Sunday, January 09, 2005

I was going to do a how to manual for repairing your XBox DVD drive, but I see now that others have done a better job of this than I could. So I figured I will try and pull together some of the information that I gathered spread on forums, bulletin boards, and my own personal experience. I hope that this helps you in your quest of fixing your XBox. Good luck, and have fun.

About a year ago I had my DVD drive for my XBox start to make a vibrating sound. Eventual it would no longer read any of my game disks. I had not purchased the extended warranty, and getting it serviced would cost almost as much as a new XBox. So I figured I would give it a shot myself. I figured if I fried something, nothing lost. I went online trying to find any info I could. I found out a few things, and even found a few places that sell parts and drives.

First thing’s first. Opening your XBox voids any and all warranties you may have on it. As with any electric item, be careful of electric shock and electrostatic discharge.

Microsoft used three different companies to make their drives. The early XBox had a Thomson drive, apparently they had a lot of problems with it and it was the least reliable and damage prone of all the drives. Phillips drives later replaced them and were more reliable as far as data reads and were less prone to faller. Samsung drives are the most resent drives and are the best of the three. They are faster and have fewer data read errors. Apparently if you want to upgrade to one of the other brand of drives it is possible to do so according to this guys experience.

Microsoft prevents you from just using an off the shelf drive. One thing their drive does different is the game disks read by spinning in the opposite direction as a regular DVD. This, I suppose, helps prevent piracy of their game disks. So their drives are able to spin clockwise and counter clockwise for the games and the movie DVDs. The other method is their BIOS only recognize specific drives without installing a mod chip. XBox drives also have a different power cable than the standard PC drive power cable.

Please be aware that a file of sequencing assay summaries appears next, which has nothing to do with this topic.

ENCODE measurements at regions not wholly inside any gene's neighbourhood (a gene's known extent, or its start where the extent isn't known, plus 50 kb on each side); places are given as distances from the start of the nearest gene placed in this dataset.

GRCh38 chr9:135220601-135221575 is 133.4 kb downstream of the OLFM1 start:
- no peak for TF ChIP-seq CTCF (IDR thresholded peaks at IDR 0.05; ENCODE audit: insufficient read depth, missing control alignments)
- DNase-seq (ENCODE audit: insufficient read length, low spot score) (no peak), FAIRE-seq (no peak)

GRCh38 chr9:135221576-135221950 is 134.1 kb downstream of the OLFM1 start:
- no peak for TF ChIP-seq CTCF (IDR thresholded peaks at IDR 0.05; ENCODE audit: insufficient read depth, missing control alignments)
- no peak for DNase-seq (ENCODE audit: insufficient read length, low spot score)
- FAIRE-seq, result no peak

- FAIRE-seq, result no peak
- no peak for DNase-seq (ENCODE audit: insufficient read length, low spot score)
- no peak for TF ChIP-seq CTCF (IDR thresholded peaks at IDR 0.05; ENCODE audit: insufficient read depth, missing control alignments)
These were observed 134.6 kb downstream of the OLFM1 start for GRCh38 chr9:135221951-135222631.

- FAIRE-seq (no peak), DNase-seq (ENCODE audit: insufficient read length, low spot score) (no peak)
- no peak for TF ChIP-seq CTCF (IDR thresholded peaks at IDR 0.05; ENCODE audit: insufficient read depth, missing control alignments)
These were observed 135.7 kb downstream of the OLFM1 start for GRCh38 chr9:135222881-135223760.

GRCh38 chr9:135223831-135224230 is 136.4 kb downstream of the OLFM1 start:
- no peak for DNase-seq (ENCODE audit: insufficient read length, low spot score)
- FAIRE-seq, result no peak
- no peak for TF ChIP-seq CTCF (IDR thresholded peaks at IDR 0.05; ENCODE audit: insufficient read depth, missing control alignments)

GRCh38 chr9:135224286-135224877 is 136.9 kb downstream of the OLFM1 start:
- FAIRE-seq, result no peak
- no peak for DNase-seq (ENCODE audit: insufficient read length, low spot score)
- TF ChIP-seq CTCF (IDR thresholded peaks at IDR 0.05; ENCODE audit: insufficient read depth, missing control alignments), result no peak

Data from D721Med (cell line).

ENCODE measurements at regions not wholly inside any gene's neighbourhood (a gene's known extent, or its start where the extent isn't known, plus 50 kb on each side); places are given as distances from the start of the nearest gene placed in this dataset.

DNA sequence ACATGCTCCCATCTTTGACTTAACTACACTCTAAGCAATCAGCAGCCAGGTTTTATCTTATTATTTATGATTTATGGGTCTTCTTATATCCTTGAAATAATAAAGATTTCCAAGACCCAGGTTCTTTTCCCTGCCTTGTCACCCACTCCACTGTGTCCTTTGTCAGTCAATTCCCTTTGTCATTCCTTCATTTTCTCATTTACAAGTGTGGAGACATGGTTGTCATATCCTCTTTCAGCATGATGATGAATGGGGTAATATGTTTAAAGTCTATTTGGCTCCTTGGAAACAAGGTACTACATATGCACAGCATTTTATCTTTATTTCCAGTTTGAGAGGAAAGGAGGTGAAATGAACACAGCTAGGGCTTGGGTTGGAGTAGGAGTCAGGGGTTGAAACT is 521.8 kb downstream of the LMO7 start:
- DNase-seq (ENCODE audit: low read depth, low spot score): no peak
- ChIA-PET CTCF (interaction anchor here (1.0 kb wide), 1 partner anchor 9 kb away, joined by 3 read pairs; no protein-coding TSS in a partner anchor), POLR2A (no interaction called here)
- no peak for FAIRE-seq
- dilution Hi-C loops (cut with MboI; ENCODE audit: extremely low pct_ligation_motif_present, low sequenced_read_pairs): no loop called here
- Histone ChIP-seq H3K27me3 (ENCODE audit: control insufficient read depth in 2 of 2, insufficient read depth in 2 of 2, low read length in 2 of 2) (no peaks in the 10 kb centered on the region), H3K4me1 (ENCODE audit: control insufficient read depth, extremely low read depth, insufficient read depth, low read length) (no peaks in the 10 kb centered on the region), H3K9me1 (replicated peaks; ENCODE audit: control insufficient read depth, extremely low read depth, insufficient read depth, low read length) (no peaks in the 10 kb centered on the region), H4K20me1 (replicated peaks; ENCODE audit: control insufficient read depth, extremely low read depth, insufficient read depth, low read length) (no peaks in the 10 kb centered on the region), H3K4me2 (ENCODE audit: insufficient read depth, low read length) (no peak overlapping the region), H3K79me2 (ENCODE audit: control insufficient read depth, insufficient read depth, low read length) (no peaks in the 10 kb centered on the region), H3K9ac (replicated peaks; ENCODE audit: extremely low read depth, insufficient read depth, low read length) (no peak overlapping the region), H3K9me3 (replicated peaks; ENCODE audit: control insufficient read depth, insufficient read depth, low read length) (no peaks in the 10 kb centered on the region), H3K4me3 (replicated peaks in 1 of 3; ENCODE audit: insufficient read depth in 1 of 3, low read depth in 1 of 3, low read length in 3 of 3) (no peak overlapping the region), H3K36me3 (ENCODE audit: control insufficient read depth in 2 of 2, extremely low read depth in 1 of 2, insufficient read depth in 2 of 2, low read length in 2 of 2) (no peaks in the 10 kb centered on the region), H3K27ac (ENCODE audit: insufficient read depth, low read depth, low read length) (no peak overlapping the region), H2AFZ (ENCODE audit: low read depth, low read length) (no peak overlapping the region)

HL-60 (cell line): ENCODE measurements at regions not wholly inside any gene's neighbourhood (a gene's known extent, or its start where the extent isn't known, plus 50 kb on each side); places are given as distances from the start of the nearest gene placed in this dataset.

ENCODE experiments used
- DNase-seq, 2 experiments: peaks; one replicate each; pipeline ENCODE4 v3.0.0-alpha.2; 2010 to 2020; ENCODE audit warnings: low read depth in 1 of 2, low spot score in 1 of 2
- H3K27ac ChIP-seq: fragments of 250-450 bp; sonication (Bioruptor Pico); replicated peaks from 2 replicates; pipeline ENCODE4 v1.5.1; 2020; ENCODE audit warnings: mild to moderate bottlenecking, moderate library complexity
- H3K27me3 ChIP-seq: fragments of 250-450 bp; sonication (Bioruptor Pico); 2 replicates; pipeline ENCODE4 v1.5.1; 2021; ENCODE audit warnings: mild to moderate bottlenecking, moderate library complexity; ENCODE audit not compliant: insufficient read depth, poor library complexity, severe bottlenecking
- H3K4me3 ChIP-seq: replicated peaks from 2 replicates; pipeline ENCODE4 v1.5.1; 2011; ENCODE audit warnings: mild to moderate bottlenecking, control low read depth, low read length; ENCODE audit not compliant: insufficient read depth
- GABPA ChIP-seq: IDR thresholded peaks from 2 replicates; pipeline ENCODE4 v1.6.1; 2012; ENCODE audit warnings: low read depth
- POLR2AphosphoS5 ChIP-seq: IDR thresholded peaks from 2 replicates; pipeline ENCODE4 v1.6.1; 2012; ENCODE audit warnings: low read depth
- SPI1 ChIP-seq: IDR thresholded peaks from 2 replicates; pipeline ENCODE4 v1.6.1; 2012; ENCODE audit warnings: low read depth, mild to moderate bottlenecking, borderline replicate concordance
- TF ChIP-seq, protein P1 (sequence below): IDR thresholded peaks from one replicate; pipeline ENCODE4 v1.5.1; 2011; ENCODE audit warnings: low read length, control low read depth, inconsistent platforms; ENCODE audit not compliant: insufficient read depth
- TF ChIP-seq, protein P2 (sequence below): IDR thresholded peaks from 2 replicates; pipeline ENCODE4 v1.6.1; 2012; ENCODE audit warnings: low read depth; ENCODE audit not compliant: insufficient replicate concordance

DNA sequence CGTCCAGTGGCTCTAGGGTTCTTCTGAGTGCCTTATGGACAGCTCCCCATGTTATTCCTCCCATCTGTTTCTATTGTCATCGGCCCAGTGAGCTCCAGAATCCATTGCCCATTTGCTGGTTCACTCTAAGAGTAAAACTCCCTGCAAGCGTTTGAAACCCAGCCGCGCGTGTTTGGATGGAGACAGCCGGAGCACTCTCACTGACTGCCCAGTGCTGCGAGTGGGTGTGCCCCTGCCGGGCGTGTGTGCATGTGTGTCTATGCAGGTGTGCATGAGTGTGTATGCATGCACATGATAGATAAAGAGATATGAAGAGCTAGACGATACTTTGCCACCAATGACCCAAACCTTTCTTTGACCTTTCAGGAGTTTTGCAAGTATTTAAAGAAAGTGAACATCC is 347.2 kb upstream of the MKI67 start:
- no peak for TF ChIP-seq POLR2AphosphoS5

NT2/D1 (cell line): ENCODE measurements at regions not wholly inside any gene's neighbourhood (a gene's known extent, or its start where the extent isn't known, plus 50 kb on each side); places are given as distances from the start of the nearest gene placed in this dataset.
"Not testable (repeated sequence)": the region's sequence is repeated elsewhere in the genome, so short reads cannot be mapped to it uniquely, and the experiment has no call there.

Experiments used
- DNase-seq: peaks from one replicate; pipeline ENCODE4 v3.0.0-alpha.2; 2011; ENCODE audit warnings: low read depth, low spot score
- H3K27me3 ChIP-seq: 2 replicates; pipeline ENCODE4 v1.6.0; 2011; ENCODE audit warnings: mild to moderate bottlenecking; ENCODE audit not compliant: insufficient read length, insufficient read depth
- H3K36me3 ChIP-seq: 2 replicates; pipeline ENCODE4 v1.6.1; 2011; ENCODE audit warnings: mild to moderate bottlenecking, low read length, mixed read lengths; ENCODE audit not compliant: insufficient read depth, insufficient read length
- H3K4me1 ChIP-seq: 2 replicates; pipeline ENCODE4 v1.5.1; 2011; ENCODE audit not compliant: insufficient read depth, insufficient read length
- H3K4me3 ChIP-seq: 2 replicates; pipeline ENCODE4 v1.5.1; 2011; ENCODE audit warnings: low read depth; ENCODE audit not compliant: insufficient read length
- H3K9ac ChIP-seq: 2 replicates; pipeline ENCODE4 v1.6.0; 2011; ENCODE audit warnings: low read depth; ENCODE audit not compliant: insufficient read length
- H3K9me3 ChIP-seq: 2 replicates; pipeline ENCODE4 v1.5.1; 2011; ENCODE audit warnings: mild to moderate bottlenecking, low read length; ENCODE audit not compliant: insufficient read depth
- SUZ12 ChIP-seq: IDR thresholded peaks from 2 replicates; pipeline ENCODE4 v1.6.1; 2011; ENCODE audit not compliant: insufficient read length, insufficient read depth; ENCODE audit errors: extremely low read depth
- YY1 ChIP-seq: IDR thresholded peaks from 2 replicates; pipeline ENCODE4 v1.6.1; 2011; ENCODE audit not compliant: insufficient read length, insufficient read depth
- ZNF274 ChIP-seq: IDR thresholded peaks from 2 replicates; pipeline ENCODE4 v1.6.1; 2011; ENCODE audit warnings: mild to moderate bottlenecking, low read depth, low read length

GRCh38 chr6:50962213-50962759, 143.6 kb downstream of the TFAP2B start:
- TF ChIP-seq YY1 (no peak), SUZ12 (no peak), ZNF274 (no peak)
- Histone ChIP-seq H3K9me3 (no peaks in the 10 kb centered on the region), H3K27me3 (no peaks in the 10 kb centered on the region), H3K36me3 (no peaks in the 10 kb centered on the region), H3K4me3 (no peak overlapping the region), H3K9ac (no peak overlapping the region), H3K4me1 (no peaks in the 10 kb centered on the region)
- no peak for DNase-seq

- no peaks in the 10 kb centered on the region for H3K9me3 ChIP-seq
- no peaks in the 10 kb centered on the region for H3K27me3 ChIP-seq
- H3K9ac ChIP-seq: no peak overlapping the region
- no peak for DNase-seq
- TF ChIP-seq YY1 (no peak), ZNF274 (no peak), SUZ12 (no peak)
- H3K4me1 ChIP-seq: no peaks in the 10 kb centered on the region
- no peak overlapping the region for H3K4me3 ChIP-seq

One drive that many people started to use was a modded Samsung 616T drive. It is a direct plug in requiring no modifications to the cables. It has a faster read speed and will read burned XBox disks without having to install a mod chip. I found there are a few problems with going this route. The XBox case has to be modded by cutting a few brackets that secured the original drive. Some screw holes have to be drilled to hold the new drive in place and the front XBox face plate has to be glued on. When the disk is ejected something does not quite register right and a disk not found screen will come up. This did not affect game play or anything else that I could see, it was just annoying. I am not sure if it will play movie DVDs, I did not test that out.

If you are comfortable with opening up a DVD drive and tinkering with it, than replacing the laser assembly is the cheapest way to go. The disk drive is one of the few moving parts that can wear out and replacing it should fix any read errors that you have. This is essentially what I ended up doing to fix my XBox. There is a break down guide offered here for all three drive types here at llamma.com. If you are no MacGyver than maybe buying a whole new OEM replacement drive would be money better spent. You can find both on EBay or searching the internet for stores.

You could always try to sue to get your Xbox fixed. Just remember Microsoft has some of the best lawyers Satan, I mean money, has to offer.


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